From the time she was seven years old, Natalie Winthrop had wanted to be a lawyer when she grew up. At twenty-nine, she liked to imagine that her childhood self was proud of the woman she had become. She was a lawyer, and a damn good one. She had been made junior partner at her firm Briggs & Spric two years earlier and knew that full partnership was in her distant future.
Before she walked out the door each morning, she knew the image she presented to anyone who would cross her path. She was polished, put together, sure of herself. And why wouldn’t she be? She was successful, doing what she loved, and young. What else could anyone ask for? But she didn’t get down on her knees and thank her lucky stars—she had earned this. She had created it for herself.
There was no official uniform at Briggs & Spric, but Natalie always wore a dress suit—freshly pressed, of course. And her black tresses were wound into a tight bun, never a hair out of place. She took pride in her position at the prestigious law firm, and she wanted her appearance to reflect that.
It was a busy day, per the usual. She had just told her assistant, Michael, that she would take her lunch break when her boss, Mr. Dawson, burst into her office without so much as a knock to announce his presence. If it had been anyone else, she would have been offended, but Mr. Dawson didn’t believe in doors and had his own taken off the hinges ages ago.
“Yes, sir?” she asked, setting her apple down on the desk.
As usual, his hair was wild, his eyes roving and never settling on one place for too long. “Natalie, have you spoken to Mr. Felton yet?”
“Not yet. I—”
“Well, when were you planning to? We need to get him on the phone about those contracts.”
“Yes, sir. It’s the next thing on my to-do list.”
His bushy gray brows furrowed together as he cast a reproving look at her half-eaten apple. “Fine. You’re entitled to a lunch hour. Just see that it gets done.”
Natalie coughed to cover up a laugh. She hadn’t taken a lunch hour in the last five years, and he knew it. He wouldn’t have made her junior partner if she had. At Briggs & Spric every hour was billable and her boss would have preferred that the ten minutes it took to eat a piece of fruit was used charging a client. He cared more about those numbers than her or any employee’s peace of mind. It used to bother her, but not anymore. Once upon a time, she would have railed at the unfairness of it all, but now she was a robot, like all the rest of them.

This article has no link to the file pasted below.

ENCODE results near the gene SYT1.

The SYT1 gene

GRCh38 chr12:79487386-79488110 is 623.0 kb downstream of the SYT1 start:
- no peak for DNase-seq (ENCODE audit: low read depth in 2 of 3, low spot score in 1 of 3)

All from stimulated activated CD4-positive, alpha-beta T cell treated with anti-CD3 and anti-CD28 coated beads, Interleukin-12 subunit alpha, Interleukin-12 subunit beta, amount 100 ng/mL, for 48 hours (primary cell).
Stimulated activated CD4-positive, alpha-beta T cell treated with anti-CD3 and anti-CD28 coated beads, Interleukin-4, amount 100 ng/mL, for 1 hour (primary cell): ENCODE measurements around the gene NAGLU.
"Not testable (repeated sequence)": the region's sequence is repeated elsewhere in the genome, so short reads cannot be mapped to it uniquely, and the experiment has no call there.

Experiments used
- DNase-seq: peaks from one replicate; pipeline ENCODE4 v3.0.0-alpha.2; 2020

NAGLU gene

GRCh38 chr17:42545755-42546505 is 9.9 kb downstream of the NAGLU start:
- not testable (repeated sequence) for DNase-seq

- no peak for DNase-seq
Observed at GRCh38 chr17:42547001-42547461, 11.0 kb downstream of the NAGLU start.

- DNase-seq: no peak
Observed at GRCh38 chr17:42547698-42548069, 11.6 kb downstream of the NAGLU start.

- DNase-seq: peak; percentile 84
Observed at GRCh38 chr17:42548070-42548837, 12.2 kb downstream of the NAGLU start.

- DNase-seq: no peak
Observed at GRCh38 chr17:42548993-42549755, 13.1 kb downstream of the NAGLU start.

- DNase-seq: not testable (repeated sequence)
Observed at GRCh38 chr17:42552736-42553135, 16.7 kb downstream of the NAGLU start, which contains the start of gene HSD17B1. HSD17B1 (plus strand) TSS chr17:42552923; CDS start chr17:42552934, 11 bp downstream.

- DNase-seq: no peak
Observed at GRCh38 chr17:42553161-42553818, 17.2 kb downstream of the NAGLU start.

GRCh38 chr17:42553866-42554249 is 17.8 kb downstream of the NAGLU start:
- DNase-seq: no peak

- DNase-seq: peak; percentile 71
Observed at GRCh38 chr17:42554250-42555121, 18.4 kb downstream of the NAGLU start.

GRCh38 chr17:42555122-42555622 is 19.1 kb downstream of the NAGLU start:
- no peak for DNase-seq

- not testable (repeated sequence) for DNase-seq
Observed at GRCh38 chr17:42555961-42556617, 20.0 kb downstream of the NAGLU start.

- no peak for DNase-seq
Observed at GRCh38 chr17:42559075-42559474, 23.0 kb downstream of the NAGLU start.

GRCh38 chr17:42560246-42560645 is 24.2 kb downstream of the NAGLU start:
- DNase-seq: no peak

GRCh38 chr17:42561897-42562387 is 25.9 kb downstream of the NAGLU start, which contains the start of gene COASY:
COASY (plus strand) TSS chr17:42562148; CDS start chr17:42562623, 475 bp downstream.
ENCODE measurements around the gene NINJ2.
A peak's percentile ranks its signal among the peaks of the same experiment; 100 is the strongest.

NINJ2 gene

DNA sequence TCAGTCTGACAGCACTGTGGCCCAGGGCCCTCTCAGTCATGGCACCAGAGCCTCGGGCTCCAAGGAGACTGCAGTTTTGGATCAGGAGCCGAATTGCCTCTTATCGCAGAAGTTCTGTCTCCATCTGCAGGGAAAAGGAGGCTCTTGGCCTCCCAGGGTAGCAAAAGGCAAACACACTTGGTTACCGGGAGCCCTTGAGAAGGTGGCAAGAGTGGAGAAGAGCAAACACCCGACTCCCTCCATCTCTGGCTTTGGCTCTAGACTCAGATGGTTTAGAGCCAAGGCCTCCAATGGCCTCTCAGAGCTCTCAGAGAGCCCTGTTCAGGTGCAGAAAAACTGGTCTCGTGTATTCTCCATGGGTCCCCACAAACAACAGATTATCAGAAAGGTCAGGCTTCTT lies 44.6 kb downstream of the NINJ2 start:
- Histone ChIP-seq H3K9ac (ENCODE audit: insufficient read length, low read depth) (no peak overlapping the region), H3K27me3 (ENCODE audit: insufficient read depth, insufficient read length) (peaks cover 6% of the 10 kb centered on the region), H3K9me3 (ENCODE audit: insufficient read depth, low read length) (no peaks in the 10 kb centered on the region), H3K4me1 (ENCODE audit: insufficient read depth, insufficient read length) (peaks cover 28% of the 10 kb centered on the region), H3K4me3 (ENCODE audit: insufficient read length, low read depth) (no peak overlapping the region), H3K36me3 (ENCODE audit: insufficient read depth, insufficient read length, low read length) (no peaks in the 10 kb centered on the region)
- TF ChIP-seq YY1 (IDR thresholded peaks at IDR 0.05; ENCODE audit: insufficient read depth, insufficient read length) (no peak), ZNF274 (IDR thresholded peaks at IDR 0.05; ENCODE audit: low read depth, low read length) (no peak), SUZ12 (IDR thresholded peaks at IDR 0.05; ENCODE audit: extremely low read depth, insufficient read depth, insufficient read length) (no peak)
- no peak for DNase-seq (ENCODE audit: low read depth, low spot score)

Mr. Dawson was a man always on the go with an arm-long to-do list running through his mind, so it struck her as strange when he continued to hover in the doorway. “Was that all, sir?”
“Ah, well, actually…”
She forced herself to be patient as he shifted from foot to foot. Out of habit her eyes had gone to the clock and it was with a sinking heart that she saw she only had twenty minutes left. She depended on her lunch break to refocus and shake off any negative encounters that had happened earlier in the day. It looked like she would have to make do without it today.
“I wanted to… well, all the partners, really…”
“Yes?” she prompted, forcing her voice to remain respectful.
“Do you mind if I sit?”
She did a double-take before she could stop herself. Mr. Dawson never sat. But she nodded, gesturing to the stately but comfortable chair across from her.
“Nice desk,” Mr. Dawson commented, tapping the top.
She smiled. Her parents had bought it for her when she had graduated in the top five percent of her class from law school. It was an antique, beautifully maintained with lovely brass fixtures. She kept the surface shining, each of her files in nice, neat piles.
“Alphabetized,” her boss muttered approvingly.
“Just like you taught me, sir.”
He grinned at her. “You learn fast. Always have. Which makes it all the more… unfortunate…”
Her earlier irritation vanished at the single word. “Unfortunate, sir?”
“Erm, well…” He shifted in the chair.
Natalie’s brow furrowed as she surveyed his odd behavior. “What is unfortunate?”
“Uh, perhaps I should wait… what I came in here to say is that, ah, I would—well, not just me, all the partners, actually, would like to have a… a meeting. Later.”
The furrow in her brow deepened. “What kind of meeting?”
“Well… perhaps I… I mean…”
She ignored his stammering. “I didn’t know of any meeting.” Fast as lightning, her fingers were on the keyboard, checking her calendar. When she saw that it was indeed clear of any meetings for the day, she relaxed. “There’s nothing in the schedule.”
“Well, yes… that is, I know that, but…”
Another glance at the clock showed that another five precious minutes had passed. It was time to get to the bottom of this. “Mr. Dawson, what’s going on?”
“I really should wait for the other partners.”
She forced herself not to show the annoyance she was feeling. “If you tell me now, there will be no need of a meeting later. That will save time, surely.” She knew she had said the exact right thing and saw it on his face as he debated what she had said. After what felt like forever, he nodded and she braced herself for whatever he would say.
“I suppose that’s true.” He sat up straight and faced her gaze head-on this time. “Listen, Natalie, you know how valuable you are to us here at Briggs & Spric.”
Uh-oh. She felt her pulse begin to race. He always called her Nat. That had been his pattern since she’d first joined the firm. She found this change more unsettling than all the others put together. Not to mention the fact that he was beginning this—whatever it was—by reminding her of her importance to the firm. That never boded well.